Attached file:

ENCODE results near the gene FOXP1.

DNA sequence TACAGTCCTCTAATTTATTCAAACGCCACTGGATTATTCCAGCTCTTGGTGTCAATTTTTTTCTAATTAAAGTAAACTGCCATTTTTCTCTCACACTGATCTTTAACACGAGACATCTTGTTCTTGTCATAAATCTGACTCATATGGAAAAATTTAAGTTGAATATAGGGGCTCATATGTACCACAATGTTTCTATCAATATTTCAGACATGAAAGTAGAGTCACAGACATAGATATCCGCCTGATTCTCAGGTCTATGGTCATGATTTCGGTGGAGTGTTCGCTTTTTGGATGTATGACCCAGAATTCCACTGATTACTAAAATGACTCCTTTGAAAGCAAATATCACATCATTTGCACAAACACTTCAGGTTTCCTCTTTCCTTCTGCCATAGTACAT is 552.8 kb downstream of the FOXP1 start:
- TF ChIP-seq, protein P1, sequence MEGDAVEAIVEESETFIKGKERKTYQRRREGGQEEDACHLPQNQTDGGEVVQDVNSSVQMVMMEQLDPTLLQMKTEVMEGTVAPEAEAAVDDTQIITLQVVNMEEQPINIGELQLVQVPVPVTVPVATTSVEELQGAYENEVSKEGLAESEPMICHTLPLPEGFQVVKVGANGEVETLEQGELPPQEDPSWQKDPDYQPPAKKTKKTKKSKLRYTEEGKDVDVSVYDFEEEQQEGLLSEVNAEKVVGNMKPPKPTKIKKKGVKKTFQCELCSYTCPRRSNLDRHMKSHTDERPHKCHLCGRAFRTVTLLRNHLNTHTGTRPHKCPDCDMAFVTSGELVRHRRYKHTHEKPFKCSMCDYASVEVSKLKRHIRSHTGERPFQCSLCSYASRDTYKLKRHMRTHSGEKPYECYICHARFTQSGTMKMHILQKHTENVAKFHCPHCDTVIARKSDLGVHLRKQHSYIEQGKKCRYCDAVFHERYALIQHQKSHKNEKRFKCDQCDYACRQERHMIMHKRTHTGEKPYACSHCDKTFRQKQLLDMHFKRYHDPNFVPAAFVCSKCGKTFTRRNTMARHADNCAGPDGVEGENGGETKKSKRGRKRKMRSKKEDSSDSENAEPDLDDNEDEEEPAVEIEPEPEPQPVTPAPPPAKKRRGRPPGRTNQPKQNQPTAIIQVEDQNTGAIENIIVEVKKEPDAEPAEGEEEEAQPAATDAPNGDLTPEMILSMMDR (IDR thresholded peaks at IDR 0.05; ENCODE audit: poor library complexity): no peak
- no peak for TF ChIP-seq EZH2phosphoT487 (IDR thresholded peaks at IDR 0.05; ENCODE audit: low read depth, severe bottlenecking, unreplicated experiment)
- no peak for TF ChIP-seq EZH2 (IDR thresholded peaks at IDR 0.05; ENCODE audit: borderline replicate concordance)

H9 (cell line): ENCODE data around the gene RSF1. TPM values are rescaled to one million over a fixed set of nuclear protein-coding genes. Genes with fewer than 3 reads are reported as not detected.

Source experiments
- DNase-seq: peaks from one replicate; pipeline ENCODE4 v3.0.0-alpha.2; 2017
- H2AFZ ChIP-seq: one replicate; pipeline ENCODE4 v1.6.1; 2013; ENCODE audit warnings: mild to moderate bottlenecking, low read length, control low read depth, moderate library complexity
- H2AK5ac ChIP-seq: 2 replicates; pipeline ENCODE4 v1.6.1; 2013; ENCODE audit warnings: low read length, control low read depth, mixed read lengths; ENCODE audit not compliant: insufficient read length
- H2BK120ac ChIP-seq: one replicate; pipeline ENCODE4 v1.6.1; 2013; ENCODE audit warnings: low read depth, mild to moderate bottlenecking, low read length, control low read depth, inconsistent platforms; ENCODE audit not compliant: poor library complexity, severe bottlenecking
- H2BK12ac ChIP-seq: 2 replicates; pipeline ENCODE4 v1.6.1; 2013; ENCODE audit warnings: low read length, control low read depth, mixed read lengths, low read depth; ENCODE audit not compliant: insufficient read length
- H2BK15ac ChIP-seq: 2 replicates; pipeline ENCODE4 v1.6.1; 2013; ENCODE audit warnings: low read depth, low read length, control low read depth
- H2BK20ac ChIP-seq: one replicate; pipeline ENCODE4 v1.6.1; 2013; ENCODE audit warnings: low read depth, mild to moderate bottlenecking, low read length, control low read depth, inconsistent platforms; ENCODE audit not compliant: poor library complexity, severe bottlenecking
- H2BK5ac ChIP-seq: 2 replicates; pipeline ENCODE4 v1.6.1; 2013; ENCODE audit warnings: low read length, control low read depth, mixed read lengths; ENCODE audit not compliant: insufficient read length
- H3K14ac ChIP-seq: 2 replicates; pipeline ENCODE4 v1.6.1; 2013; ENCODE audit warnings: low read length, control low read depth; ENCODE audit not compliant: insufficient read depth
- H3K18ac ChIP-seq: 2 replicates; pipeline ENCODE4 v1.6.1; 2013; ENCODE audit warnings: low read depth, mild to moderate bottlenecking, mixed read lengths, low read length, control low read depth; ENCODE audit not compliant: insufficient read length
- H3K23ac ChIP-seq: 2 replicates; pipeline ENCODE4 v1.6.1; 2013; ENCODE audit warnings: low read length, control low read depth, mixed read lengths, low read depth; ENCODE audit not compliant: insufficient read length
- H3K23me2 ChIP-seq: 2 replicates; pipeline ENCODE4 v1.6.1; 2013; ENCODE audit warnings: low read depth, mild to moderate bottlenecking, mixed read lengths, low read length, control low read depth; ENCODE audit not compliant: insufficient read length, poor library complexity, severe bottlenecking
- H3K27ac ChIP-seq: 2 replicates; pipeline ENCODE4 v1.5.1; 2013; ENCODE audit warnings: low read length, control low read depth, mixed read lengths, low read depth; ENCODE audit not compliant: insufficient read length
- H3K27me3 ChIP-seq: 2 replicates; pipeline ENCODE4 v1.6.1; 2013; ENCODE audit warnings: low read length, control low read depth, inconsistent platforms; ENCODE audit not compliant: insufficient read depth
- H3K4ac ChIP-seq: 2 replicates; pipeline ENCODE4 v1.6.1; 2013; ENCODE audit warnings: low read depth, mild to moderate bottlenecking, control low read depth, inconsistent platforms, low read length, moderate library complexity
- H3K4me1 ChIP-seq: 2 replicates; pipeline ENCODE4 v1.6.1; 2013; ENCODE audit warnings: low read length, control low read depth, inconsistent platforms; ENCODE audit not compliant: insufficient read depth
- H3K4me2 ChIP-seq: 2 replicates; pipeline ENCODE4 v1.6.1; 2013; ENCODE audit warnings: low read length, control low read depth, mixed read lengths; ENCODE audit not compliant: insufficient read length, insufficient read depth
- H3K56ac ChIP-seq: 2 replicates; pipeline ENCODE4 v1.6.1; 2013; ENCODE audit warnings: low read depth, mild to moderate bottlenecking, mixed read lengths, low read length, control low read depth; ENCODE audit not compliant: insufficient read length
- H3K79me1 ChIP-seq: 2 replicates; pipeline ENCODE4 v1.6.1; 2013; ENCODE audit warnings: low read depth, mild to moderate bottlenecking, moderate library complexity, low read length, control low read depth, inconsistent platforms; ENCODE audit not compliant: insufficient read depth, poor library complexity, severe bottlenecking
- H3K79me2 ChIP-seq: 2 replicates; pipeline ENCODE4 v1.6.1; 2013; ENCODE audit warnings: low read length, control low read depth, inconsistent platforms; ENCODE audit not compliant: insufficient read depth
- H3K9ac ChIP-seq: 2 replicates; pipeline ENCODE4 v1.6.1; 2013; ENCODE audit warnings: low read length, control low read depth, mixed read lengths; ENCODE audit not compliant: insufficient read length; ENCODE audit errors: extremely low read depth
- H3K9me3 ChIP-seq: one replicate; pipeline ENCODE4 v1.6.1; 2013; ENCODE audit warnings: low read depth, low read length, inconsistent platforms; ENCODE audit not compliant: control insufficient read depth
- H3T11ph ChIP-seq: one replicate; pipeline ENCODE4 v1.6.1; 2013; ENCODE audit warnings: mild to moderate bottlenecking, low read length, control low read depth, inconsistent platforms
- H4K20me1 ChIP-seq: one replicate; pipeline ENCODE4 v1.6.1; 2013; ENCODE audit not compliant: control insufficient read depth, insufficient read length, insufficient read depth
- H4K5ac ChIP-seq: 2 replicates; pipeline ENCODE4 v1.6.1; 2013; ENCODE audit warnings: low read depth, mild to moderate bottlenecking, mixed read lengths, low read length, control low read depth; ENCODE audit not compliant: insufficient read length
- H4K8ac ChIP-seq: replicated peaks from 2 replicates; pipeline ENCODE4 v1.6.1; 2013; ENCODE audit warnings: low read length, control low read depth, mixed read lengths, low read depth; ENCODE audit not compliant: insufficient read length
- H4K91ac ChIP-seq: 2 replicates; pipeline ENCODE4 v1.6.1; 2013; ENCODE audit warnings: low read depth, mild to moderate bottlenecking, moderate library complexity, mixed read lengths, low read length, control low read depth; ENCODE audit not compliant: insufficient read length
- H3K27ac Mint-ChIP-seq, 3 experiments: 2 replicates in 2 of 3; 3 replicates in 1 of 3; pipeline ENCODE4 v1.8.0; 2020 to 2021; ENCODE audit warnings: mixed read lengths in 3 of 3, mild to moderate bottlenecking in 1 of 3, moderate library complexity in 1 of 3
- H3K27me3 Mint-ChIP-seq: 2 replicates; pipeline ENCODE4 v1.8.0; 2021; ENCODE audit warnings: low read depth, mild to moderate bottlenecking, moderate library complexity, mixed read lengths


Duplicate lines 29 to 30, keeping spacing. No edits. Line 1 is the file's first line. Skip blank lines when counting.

- H3K9me3 ChIP-seq: one replicate; pipeline ENCODE4 v1.6.1; 2013; ENCODE audit warnings: low read depth, low read length, inconsistent platforms; ENCODE audit not compliant: control insufficient read depth
- H3T11ph ChIP-seq: one replicate; pipeline ENCODE4 v1.6.1; 2013; ENCODE audit warnings: mild to moderate bottlenecking, low read length, control low read depth, inconsistent platforms